The interior construction of the flashlight is most clearly shown in FIGS. 2 and 3. The contacts 12, 13 are mounted in an electrically insulating bridge member 14 to which the conductors 17, 18 are connected, the bridge member 14 forming an insert in the invertably molded housing 16. The conductor 17 is connected interiorly of casing 16 to one terminal on a composite circuit element (not shown) contained in a casing 19, the composite element having a current rectifier and a condenser. A two-celled rechargeable battery 20 is molded into the housing 16, the negative pole 21 of the battery 20 being connected by an electrically conductive strap member 23 to the contact 13 through the conductor 18. The positive terminal 19a of the circuit element 19 is also connected to the positive pole 21a ofthe battery by a conductor strap member 24. From the positive pole 21a there leads a further conductor strap member 22 which extends through the plastic material of the housing 16 to the outer threaded metal sleeve member forming the socket for receiving the lightbulb 25, as shown in FIG. 3.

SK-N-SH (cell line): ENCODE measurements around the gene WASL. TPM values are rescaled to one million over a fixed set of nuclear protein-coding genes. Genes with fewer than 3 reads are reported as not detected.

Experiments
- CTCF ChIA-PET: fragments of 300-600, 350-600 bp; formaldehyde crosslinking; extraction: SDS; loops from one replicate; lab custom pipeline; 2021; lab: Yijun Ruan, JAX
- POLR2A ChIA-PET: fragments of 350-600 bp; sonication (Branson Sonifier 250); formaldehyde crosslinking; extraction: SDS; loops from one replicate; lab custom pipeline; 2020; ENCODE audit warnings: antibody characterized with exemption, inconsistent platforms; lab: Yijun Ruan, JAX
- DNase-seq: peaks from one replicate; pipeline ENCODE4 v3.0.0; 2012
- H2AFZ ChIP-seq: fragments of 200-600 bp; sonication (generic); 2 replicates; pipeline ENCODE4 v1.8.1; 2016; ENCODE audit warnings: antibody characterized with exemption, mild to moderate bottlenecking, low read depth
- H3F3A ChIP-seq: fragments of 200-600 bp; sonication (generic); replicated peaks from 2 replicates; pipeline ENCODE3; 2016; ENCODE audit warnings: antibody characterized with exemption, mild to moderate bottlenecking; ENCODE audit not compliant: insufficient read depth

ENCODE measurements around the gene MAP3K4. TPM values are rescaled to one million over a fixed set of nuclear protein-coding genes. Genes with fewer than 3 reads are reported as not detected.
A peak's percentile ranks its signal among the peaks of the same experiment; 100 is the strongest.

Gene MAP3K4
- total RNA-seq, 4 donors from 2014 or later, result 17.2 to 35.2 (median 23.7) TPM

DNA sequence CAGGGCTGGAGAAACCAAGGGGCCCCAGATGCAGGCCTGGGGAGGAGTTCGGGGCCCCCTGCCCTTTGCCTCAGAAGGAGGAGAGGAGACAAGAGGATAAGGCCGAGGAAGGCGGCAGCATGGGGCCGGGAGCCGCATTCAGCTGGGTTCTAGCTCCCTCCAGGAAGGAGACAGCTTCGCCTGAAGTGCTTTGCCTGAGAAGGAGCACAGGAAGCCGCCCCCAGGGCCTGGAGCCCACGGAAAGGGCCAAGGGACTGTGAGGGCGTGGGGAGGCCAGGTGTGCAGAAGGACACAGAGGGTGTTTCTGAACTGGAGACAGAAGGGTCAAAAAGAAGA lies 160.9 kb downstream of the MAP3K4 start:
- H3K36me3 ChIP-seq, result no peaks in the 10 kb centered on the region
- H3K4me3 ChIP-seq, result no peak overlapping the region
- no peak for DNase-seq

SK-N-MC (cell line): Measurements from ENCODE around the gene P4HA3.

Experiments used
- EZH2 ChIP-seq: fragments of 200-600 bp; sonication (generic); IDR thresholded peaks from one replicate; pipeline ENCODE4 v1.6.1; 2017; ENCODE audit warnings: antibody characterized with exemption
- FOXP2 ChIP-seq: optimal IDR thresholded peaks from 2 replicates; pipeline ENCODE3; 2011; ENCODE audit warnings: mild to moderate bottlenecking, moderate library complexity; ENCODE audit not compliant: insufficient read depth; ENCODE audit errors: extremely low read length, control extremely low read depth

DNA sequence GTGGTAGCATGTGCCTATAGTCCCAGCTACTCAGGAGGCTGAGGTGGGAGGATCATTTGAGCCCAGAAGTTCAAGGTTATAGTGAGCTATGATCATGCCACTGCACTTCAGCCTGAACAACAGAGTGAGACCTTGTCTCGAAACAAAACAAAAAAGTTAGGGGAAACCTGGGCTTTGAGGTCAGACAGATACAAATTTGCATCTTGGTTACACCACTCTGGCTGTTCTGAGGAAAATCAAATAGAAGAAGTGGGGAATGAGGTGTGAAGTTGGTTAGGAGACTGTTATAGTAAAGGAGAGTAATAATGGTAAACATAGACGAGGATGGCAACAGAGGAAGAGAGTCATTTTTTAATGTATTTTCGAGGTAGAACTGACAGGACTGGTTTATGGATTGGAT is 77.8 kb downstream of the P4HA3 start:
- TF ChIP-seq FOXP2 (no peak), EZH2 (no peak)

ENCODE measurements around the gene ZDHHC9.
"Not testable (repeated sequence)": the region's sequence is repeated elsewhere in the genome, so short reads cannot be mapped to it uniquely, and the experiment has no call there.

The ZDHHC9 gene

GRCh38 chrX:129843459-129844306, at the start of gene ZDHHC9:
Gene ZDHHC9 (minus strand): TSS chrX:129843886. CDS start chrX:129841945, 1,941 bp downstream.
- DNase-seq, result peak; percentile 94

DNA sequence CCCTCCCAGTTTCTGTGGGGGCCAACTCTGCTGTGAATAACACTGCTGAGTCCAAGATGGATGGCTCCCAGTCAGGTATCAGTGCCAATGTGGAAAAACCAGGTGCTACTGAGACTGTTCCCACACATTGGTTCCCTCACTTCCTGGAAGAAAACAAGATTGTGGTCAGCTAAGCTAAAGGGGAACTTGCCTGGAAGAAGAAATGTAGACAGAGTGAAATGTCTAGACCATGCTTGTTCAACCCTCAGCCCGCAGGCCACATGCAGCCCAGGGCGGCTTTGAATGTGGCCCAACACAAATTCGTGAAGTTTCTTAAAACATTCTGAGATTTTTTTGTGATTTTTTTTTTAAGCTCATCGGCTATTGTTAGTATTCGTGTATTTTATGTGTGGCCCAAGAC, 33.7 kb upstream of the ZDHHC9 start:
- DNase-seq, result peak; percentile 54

The central contact 26 of the lightbulb 25 protrudes into a transverse passage 50 in the body of the flashlight, there being a slidable switch element 28 (FIGS. 3, 4, 5) in the passage 50, the switch element 28 connecting the central contact 26 of a lightbulb to the negative pole 21 ofthe battery when the switch element is in its phantom line position FIG. 4, and disconnecting the contact 26 from the negative pole 21 of the battery when the switch element 28 is in a position thereof shown in FIG. 3 and in the full line position thereof shown in FIG. 4. These functions of the switch will be more readily understood upon consideration of FIGS. 4 and 5.